Put bluntly, I probably could’ve done without this last week.
After being lulled into a nice semester schedule, complete with time to socialize and work out, I got the great joy of seeing my check engine light go on early Monday morning. Lots of frustrations, $100 and one poor, dying Saturn SL1 later, I’m exhausted.
However, on the reporting side of my life, I feel pretty damn good.
Unrelated from class, I found out a team of fellow reporters and I won a top-10 spot in the Associated Press Sports Editors awards for breaking news in an under-30,000 circulation. We placed for our coverage of basketball player Michael Dixon’s transfer from MU after a series of allegations of sexual assault. (Top-5 rankings TBD in April).
This week in Intermediate Writing class, we took our story pitches and talked about how to move them past pre-reporting into an actual plan for action. Like I said in one of our reading posts last week, my biggest reporting fear is doing a load of work and having it go to waste, or having my story pulled out from under me.
It’s slightly irrational, because no reporting ever really goes to waste, but it speaks to my fear of having to react to a dying story idea. Fortunately, I learned this week how easy it is to make sure no idea every truly dies.
It’s easy to get locked into one set story plan, whether that be a narrative, a Q&A or a specific type of explanatory piece. It feels so much more comfortable to go out into the field with a clear-cut plan. But what about 8 plans? Nine? Fifteen?
Usually when stories get big and nebulous, I feel out of control. That might be true of big projects with myriad interviews and notes, but a big set of story paths is strangely comforting. Jacqui said that the more potential story plans we have, the more options we have for reporting, and the more directions we can turn in if one path doesn’t pan out.
That way, you only have to shift gears slightly to accomodate the new plan. Narrative profile doesn’t pan out? No problem. Turn it into a comparison of two characters instead. Investigative piece fall flat? Repurpose that reporting into a gripping explanatory piece. Usually the new plan will involve some additional reporting or researching, but in no way does it mean starting from scratch. Hearing that this was an option made me feel immensely relieved. It wasn’t all or nothing. I had options, great options, even.
Story formats we talked about (not an exhaustive list):
Any of these could be applied to my topic, taking it down a slightly different path, but including what would be much of the same reporting.
Later on, in what seemed like some karmic payback for all the bad car luck I’d been having, Jacqui used my story ideas as the jumping off point for a brainstorm to demonstrate how to find story paths and give examples of the formats we discussed. The tightness in my chest eased as we started to consider all the ways I could begin to move forward. I breathed easier with every spoke added to the stakeholder wheel.
After class, we all made plans to meet with Jacqui to discuss our story ideas further. Because I had the benefit of class brainpower behind me, my conversation with Jacqui focused a lot on the kind of writing I want to do. For me, I’d be playing to my strengths if I took on an explanatory issue piece. That type of writing and reporting comes easily to me, and part of me desperately wanted to make the easy decision for once.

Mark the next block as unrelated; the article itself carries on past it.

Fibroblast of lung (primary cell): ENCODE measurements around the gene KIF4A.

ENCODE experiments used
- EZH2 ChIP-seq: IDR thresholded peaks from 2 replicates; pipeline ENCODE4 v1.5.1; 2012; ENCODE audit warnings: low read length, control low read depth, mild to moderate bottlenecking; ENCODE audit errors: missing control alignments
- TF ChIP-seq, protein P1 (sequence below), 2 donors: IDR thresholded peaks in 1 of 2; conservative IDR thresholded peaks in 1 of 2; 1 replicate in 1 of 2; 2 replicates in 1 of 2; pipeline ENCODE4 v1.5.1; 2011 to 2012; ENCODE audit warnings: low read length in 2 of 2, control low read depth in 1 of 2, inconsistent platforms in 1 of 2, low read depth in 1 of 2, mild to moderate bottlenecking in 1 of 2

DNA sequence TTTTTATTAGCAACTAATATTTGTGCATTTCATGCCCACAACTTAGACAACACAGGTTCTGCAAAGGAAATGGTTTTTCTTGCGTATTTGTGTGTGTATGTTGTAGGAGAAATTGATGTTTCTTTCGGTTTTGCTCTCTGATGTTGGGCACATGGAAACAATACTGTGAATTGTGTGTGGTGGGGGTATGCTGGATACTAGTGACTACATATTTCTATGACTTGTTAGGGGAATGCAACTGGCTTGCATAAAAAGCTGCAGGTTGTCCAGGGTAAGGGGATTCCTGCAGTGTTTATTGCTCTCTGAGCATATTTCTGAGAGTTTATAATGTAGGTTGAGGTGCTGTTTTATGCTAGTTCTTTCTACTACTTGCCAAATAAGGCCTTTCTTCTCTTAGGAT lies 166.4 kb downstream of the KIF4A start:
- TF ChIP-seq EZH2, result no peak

But, I owned up to what my goal was when I signed up for Intermediate Writing: to learn to write descriptively and gain experience with immersion journalism. Jacqui and I talked about what strategies I could use to get scenes and characters into my stories and foray into immersion journalism while still incorporating explanatory bits in the larger story of the issue at hand. First, I must identify key topics that need to be included to understand the issue. Second, I need to start reporting to see where I’ll find characters or scenes so I can decide just what type of story path I should move down. Those scenes and characters will then “open the door” to the other information I find while reporting. If I could draw it, it’d look like this:
It might change halfway through, and likely I won’t end up where I planned to. But I just keep telling myself that the discomfort and hard work is going toward a greater purpose to improve my writing and storytelling.
I think my hesitation to write this way comes from the remnants of being a painfully shy child. I don’t want to disturb anyone, and I’m still uncomfortable walking into an environment where I am unfamiliar. I don’t want to be the center of attention, and I tend to be a people-pleaser at times. But to effectively write and report immersion-style, I need to be confident and have a plan and execute it. I have to be bold enough to work with my sources and direct many moving parts to end up with the story I want to tell.
I’ve got my big google outline brewing, and I’m feeling good about where I need to go from here. This New York Times pieces about a little girl dealing with a condition where she feels no pain was a great example, in my opinion, of telling a complicated science-y story through scenes. We follow the author’s interactions with the family for much of the piece, but there are also paragraphs explaining the condition and its medical history interspersed throughout. As Jacqui put it, the scenes are the spine holding the story together.
Before this class, this NYT piece would’ve intimidated me. Don’t get me wrong, I’m still appropriately respectful of well done journalism, but now that I understand the underlying strategy behind this kind of piece, It’s more uplifting than intimidating. In my own small way, I’m going to do something like this.
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